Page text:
The Transportation Security Administration’s (TSA) methods for classifying its Office of Inspection (OOI) criminal investigators as law enforcement officers were adequate and valid, but the data TSA used were not adequate or valid. TSA’s criminal investigators spend at least 50 percent of their time performing criminal investigative duties to be classified as law enforcement officers. The FY 2017 timesheet data TSA used to validate that its criminal investigators met the 50 percent requirement were not adequate and valid as the data were not always timely submitted and approved. This occurred because OOI officials lacked oversight and accountability for the timesheet submission, review, and approval processes. Further, criminal investigators and their supervisors did not always complete and approve certification forms as required to verify eligibility for premium pay. In some instances, incorrect timesheet calculations inflated the annual average of unscheduled duty hours criminal investigators worked to be eligible for premium pay. OOI management did not develop and implement guidance to review these key calculations annually. Without better oversight and valid timesheet data, TSA cannot ensure it is accurately classifying criminal investigators as law enforcement officers. TSA also may be wasting agency funds on criminal investigators ineligible to receive premium pay. We made four recommendations that, when implemented, should help TSA improve data used to classify its OOI criminal investigators as law enforcement officers. TSA concurred with all of our recommendations.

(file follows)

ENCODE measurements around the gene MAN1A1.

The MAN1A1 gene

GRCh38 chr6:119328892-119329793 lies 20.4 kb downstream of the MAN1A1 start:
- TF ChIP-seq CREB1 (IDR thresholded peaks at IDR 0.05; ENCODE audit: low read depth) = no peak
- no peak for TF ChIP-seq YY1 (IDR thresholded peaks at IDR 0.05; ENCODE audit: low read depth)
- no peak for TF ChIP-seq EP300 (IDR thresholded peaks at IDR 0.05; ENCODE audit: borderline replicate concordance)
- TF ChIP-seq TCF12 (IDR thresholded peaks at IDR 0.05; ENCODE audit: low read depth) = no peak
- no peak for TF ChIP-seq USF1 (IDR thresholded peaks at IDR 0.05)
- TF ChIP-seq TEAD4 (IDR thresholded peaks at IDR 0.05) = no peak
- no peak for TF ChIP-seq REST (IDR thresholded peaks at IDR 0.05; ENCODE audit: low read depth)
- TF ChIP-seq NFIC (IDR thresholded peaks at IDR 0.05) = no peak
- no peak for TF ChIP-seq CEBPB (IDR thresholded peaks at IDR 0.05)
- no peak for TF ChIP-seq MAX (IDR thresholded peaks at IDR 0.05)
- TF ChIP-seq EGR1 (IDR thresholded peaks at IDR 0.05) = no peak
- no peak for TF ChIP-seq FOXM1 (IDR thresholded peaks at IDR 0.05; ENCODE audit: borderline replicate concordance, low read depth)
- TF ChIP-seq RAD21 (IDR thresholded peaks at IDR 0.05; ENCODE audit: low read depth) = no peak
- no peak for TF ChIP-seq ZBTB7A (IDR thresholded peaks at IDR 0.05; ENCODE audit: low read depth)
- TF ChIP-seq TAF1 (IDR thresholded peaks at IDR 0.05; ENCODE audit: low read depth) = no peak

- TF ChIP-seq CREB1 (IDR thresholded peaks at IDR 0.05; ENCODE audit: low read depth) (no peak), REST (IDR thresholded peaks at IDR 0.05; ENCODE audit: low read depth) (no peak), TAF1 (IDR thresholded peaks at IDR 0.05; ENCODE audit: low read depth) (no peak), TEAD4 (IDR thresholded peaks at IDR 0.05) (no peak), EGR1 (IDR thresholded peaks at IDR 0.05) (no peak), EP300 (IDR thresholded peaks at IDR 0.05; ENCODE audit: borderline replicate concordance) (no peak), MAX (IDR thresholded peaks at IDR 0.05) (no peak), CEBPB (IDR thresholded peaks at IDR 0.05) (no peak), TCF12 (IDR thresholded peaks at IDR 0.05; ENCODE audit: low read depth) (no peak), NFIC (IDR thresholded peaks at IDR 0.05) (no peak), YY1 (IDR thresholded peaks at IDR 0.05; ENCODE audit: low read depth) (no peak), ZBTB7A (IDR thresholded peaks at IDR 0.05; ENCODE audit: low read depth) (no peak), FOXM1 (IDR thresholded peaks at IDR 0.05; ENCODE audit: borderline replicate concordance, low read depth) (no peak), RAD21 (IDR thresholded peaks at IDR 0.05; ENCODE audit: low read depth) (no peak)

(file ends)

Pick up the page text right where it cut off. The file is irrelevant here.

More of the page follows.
Consistent with CDC guidance, most Office of Inspector General employees are currently serving the American people remotely. We are determined to keep interruptions to our operations to a minimum, and we appreciate your patience during this time.
Information and guidance about COVID-19 is available at coronavirus.gov.